So if, like most artists, you are working, exhibiting and selling within a relatively restricted social sphere, chances are you can use existing images without running into problems. That said, the security through obscurity that protected the majority of visual art from lawsuits in the past is eroding because of the Internet. Pictures of an exhibition visited by several dozen people will linger online. Reverse image search engines make it possible for rights-holders to find out about reuses.

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  • Wikipedia took down these illustrations (CC-BY SA) by user Rama, not because of their explicit content, but because of the suspicion that they might have been based on existing photographs.

But I Made Something New

Many artists share a common intuition that it’s not bad to copy someone as long as you make something new out of it and especially if you credit the original. Unfortunately, copyright law does not care. A small number of exceptions notwithstanding, it is not possible to copy an existing work without asking permission and that’s true even when you use it to make something new.

So, what is a copy? The way in which copyright works is to protect specific creative expressions. Once you’ve made a photograph or a drawing, no-one can copy or even adapt it without permission. But that rule does not apply for the procedure or style with which you made the image. That’s why every historical period eventually finds itself expressed in a Photoshop filter. In other words, it’s no problem to make a work in the style of another work, you just can’t copy. The forger Geert Jan Jansen got so adept at imitating the style of Karel Appel that Appel himself certified a number of Jansen’s works thinking he himself painted them. Since getting caught, Jansen now exhibits paintings “in the style of” the artists whose style he inhabits.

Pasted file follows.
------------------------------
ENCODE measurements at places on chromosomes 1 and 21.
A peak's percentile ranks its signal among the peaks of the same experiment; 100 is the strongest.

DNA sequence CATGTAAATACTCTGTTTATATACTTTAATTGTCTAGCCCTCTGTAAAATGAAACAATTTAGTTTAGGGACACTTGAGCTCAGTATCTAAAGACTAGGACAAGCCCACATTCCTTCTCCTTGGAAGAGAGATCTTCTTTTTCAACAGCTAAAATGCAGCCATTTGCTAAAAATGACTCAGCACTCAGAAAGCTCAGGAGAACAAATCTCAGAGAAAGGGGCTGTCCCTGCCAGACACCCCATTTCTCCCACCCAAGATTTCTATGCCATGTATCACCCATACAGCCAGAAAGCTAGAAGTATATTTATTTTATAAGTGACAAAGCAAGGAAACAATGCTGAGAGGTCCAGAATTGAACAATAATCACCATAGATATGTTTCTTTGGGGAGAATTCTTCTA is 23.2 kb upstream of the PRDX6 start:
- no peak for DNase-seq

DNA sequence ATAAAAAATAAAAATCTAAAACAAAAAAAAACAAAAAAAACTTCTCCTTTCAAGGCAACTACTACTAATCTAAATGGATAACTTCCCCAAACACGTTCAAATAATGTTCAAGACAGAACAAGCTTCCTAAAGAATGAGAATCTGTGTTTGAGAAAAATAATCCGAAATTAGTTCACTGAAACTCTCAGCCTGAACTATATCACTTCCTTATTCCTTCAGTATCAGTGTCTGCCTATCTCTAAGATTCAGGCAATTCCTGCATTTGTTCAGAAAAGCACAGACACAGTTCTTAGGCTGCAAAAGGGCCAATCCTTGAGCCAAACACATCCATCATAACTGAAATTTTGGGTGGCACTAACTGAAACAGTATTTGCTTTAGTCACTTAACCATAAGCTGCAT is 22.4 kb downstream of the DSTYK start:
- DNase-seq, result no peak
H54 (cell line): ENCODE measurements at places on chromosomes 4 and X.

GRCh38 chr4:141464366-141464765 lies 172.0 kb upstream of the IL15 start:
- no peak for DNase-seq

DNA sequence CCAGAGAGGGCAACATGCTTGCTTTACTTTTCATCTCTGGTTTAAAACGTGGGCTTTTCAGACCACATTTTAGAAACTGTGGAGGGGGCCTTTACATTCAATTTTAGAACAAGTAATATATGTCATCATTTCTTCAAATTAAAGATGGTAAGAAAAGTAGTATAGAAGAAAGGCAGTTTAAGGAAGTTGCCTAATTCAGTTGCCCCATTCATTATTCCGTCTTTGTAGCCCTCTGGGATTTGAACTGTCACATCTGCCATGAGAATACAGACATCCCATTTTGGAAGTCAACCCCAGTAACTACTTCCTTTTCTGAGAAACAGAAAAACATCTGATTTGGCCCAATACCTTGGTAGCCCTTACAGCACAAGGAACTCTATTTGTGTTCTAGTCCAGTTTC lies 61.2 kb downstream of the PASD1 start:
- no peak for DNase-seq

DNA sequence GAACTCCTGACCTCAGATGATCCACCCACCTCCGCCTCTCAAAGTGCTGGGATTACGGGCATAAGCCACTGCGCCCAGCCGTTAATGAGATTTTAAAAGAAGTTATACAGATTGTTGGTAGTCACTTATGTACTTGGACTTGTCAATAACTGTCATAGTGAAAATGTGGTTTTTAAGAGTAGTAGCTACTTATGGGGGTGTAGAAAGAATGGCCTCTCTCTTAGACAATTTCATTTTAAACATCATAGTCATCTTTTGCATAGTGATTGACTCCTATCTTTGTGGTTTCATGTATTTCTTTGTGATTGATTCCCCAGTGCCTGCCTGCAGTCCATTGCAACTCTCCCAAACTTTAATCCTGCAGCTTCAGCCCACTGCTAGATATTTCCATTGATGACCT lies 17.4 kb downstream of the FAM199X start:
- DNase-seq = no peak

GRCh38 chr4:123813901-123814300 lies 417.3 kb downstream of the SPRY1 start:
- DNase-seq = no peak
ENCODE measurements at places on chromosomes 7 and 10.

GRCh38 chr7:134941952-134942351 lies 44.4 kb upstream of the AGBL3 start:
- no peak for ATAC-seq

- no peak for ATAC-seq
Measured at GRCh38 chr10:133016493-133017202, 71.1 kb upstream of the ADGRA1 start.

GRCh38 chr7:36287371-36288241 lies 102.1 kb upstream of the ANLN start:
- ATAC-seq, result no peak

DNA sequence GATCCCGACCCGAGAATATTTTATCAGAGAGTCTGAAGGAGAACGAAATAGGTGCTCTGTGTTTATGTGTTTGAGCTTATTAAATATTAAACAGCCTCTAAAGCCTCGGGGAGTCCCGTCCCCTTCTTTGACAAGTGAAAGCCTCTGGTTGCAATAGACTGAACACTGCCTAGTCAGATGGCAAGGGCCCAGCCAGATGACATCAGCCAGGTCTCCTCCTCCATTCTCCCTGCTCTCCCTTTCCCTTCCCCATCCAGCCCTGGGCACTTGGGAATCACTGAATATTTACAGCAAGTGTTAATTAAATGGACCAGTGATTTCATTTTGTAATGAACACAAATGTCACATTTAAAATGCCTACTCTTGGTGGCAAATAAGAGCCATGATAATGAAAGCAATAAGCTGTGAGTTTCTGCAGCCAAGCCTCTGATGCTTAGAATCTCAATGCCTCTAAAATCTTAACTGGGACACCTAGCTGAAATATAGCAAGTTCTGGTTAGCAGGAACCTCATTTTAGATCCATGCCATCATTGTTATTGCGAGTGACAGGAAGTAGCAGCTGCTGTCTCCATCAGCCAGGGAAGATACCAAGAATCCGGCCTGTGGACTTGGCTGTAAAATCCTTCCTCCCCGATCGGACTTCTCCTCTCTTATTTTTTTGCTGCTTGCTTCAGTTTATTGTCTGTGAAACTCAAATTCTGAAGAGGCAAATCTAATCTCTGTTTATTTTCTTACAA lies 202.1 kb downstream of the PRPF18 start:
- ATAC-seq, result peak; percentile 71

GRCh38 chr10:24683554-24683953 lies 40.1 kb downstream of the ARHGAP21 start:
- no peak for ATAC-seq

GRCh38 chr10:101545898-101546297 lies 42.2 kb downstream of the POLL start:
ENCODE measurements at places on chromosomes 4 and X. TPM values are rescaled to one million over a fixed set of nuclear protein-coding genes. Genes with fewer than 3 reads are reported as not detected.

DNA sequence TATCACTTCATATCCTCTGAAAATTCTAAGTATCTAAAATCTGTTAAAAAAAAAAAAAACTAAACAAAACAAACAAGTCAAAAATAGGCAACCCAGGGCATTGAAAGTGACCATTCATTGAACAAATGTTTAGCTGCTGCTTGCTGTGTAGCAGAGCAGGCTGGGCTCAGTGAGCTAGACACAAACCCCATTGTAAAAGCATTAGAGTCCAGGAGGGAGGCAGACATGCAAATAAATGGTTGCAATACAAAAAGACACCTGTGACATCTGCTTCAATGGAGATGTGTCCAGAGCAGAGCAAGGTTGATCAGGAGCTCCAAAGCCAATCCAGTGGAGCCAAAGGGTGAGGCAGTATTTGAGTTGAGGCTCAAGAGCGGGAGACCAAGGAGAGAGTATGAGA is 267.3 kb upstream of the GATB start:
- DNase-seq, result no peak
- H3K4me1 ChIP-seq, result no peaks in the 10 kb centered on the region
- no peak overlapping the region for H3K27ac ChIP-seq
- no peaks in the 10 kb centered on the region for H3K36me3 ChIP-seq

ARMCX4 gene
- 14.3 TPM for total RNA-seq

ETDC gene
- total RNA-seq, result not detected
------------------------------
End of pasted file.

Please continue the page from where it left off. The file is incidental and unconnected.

So, when is a copy still a copy? If I make a drawing after a photograph, for example, do I still need permission? Most probably, yes. A drawing of a photograph is considered a derivative work as long as the form of the original is still recognizable in your copy.

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Being Copied